Jeddah consular officer Shayna Steinger (center) and eight of the 10 hijackers she issued visas to. Clockwise from top left: Wail Alshehri, Hani Hanjour, Ahmed Alnami, Salem Alhazmi, Ahmed Alhaznawi, Saeed Alghamdi, Ahmed Alghamdi, and Khalid Almihdhar.Jeddah consular officer Shayna Steinger (center) and eight of the 10 hijackers she issued visas to. Clockwise from top left: Wail Alshehri, Hani Hanjour, Ahmed Alnami, Salem Alhazmi, Ahmed Alhaznawi, Saeed Alghamdi, Ahmed Alghamdi, and Khalid Almihdhar. [Source: FBI / Facebook]Shayna Steinger, a consular official who issues the future 9/11 hijackers with 12 US visas, arrives at the US consulate in Jeddah to start her first Foreign Service assignment. [Office of the Inspector General (US Department of State), 1/30/2003] Steinger will issue visas to future 9/11 hijackers Ahmed Alghamdi (see September 3, 2000), Saeed Alghamdi (see September 4, 2000), Hani Hanjour (see September 10, 2000 and September 25, 2000), Wail and Waleed Alshehri (see October 24, 2000), Ahmed Alnami (see October 28, 2000), Ahmed Alhaznawi (see November 12, 2000), Alnami again (see April 23, 2001), Saeed Alghamdi again (see June 12, 2001), Abdulaziz Alomari (see June 18, 2001), Khalid Almihdhar (see June 13, 2001), and Salem Alhazmi (see June 20, 2001). [9/11 Commission, 12/30/2002, pp. 2] The 9/11 Commission will not refer to Steinger in its main report, but will say that a single official issued multiple visas to the hijackers in Jeddah in its Terrorist Travel monograph. The Commission gives the number of visas issued as 11. [9/11 Commission, 7/24/2004; 9/11 Commission, 8/21/2004, pp. 33 pdf file] However, a list found in the Commission’s records will give 12 visas as being issued by Steinger. [9/11 Commission, 12/30/2002, pp. 2] That list appears to be accurate as there is no information indicating one of these 12 visas was issued by another consular officer. The Commission makes another apparent error with the hijackers’ visas, claiming that Salem Alhazmi did not receive a US visa in April 1999, when other sources indicate he did (see April 3-7, 1999).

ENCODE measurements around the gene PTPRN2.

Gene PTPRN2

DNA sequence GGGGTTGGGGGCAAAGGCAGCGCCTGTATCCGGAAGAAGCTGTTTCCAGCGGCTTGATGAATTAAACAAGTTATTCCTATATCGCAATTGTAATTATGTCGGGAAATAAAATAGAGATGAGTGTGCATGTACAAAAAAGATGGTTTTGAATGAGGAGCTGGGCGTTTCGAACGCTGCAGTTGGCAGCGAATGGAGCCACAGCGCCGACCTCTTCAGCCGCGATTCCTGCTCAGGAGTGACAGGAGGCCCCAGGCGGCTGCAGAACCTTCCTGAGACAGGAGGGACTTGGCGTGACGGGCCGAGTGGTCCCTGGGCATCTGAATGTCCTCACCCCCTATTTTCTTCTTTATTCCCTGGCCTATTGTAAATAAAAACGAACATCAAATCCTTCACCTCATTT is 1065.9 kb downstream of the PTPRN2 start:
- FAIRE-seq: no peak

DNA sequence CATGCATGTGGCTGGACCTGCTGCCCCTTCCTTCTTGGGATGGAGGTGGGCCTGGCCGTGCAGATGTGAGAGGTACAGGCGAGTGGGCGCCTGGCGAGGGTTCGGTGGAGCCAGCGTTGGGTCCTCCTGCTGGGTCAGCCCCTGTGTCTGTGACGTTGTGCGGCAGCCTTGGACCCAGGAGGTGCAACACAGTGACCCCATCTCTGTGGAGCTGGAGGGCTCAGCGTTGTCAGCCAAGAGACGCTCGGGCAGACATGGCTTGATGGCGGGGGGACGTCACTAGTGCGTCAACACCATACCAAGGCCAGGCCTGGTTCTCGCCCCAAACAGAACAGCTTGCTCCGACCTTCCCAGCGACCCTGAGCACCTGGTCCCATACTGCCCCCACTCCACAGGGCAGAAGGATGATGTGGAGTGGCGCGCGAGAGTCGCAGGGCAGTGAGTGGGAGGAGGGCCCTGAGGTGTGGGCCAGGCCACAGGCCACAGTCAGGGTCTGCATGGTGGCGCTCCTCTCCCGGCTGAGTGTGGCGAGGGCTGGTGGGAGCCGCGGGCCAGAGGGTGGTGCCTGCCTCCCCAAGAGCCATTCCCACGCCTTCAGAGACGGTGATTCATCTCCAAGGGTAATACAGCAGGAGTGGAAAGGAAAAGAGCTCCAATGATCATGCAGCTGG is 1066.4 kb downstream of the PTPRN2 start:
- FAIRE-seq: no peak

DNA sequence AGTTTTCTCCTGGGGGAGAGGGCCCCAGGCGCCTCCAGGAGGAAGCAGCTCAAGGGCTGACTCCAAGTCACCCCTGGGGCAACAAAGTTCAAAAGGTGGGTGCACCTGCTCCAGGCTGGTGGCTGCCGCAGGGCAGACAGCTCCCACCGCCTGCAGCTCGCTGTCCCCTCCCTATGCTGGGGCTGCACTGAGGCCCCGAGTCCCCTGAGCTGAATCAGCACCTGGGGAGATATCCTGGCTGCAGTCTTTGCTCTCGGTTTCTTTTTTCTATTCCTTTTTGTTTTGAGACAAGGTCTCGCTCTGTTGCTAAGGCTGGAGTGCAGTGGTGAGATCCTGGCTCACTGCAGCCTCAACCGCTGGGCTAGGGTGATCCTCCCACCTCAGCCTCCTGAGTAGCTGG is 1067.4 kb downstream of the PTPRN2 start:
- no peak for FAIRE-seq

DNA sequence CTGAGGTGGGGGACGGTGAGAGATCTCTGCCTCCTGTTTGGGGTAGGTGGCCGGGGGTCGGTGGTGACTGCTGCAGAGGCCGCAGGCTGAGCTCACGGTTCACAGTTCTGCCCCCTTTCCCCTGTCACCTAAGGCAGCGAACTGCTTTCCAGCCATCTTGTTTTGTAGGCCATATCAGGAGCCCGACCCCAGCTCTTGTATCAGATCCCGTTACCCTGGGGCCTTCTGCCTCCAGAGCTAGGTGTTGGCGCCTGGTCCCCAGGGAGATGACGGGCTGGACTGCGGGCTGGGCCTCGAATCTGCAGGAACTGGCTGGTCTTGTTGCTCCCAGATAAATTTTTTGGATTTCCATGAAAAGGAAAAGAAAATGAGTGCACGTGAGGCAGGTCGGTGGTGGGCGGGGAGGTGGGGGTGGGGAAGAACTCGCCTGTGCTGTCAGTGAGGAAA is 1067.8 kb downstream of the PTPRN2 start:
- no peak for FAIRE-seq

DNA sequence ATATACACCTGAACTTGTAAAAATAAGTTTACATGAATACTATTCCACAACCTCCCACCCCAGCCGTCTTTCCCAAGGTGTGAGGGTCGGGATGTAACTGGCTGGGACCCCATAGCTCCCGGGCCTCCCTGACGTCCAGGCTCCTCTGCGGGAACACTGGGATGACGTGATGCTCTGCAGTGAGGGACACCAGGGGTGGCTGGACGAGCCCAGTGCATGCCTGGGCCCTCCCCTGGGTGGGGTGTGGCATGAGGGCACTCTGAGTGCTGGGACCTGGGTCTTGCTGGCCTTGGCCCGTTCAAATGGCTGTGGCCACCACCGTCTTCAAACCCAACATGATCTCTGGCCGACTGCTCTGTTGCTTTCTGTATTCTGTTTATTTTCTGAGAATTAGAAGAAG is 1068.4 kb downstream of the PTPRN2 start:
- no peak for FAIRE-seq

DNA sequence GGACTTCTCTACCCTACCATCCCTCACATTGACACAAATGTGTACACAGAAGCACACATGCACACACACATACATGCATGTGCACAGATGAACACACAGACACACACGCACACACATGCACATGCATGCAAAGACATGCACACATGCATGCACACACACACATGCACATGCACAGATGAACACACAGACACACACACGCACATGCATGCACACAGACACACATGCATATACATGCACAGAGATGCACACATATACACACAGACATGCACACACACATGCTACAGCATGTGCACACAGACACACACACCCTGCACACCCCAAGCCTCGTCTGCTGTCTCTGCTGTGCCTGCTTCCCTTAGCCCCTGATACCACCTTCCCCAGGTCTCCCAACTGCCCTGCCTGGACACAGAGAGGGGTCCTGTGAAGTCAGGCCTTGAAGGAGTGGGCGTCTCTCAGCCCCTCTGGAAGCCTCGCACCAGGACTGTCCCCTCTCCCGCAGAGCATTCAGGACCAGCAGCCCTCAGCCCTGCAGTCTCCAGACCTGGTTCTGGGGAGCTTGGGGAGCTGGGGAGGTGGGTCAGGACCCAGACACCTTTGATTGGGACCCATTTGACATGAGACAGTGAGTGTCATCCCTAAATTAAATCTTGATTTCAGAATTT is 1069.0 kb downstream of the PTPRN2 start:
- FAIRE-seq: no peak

Entity Tags: Shayna Steinger, US Consulate, Jeddah, Saudi Arabia Office

Timeline Tags: Complete 911 Timeline, 9/11 Timeline